Johns Hopkins scientists have launched a pioneering research program to create, for the first time, human platelet cells from stem cells in order to study inherited blood clotting abnormalities ranging from clots that cause heart attacks and stroke to bleeding disorders. The study is funded by a $9 million grant from the National Institutes of Health (NIH) as part of a nationwide initiative to examine how genetic variations cause heart, lung and blood diseases.
One goal of the Hopkins research is to increase understanding of how genes regulate the function of platelets, which are the sticky cells in blood that are important to stop excessive bleeding. The researchers will also investigate how genetic variations can affect a person's responsiveness to aspirin and other medications that are designed to prevent clotting, in order to find new ways to prevent and treat abnormal clotting. Current anticoagulants, or "blood thinner" medications that are essential to prevent life-threatening complications from some heart or vascular diseases, are not always effective for individuals with certain genetic variations.
The other key aspect of the research will be to develop the technical capacity to produce large numbers of blood platelets from a single individual's blood sample. That way, patients who need platelet transfusions, such as those whose platelets were wiped out following chemotherapy, would be able to be transfused with their own platelets without the risk of rejection that comes with receiving platelets donated from others.
"We will work to develop a completely new approach to generating blood cells for people who are desperately in need of chronic infusions," says Lewis Becker, M.D., professor of medicine and cardiologist at the Johns Hopkins University School of Medicine, who is the co-principal investigator of the study, called Functional Genomics of Platelet Aggregation Using iPS and Derived Megakaryocites.
To begin the research, small blood samples will be taken from 400 adult study volunteers. White blood cells from those donated samples will be transformed into immortal induced pluripotent stems cells, or iPS cells. Those iPS cells can be reprogramed into any type of human tissue. In this case, they will be converted into megakaryocytes, which are few in number, reside in bone marrow and produce platelets.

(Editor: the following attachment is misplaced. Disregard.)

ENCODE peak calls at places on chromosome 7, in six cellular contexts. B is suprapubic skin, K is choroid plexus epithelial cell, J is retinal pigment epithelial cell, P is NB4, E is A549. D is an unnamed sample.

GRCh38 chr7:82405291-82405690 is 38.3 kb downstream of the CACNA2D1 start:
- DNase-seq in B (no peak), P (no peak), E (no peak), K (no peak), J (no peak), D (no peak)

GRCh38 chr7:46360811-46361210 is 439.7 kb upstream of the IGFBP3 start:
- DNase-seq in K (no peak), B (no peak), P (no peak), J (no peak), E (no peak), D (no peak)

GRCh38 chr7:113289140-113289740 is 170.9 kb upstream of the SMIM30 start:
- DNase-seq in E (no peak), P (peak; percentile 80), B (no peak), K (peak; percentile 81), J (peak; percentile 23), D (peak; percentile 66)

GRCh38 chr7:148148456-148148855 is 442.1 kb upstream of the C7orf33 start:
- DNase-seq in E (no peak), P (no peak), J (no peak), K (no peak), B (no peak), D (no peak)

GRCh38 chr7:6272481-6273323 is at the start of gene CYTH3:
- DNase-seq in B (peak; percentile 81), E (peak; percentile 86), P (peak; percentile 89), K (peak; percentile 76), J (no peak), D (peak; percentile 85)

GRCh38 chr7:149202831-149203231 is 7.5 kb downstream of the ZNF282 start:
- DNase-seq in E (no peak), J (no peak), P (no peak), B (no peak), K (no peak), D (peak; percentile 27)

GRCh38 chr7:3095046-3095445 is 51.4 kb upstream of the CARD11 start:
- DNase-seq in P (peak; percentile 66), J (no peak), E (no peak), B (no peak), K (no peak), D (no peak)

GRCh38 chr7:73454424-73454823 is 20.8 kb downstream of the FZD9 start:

"We are essentially turning back the clock, transforming these adults cells back to their origins into an embryonic-like state," says Linzhao Cheng, Ph.D., professor of medicine and associate director for basic research in the Division of Hematology. He is also a member of the Johns Hopkins Institute for Cell Engineering and a co-principal investigator of the study.
"The techniques we will use for this study will also be applied to increase understanding of other human diseases. For the first time, we will have a laboratory system to study how human gene variants affect the function of cells," Cheng adds.
The blood samples will come from a large group of people who previously participated in the Johns Hopkins GeneSTAR study, a genetic research initiative with a database of 4,000 people who have family members with early heart disease. That study, which was the largest platelet function study in the world, uncovered an important genetic region related to platelet function and the effect of aspirin on blood clotting.
"From GeneSTAR, we already know that these individuals have inherited genetic variants that affect their platelet function. We will ask some of them to come back to give a small blood sample to help us with this new study," says Diane Becker, Sc.D, M.P.H, professor of medicine and director of the GeneSTAR genetic research program in the Division of General Internal Medicine, who is also an investigator on the study.
The five-year study is one of nine new stem cell projects funded by the NIH to examine how gene variants cause disease. "These studies will illuminate how specific genes behave in different tissues and should clarify the mechanisms by which a gene associated with a disease affects the biology of different tissues," says Susan B. Shurin, M.D., acting director of the NIH's National Heart, Lung and Blood Institute. "Understanding the cellular and tissue biology will allow us to develop and test new therapies and prevention methods. These approaches, using iPS cells on a large scale, could improve the predictive value of preclinical testing, benefit regenerative medicine and reduce the need for animal models of disease," she says.
|Contact: Ellen Beth Levitt|
Johns Hopkins Medical Institutions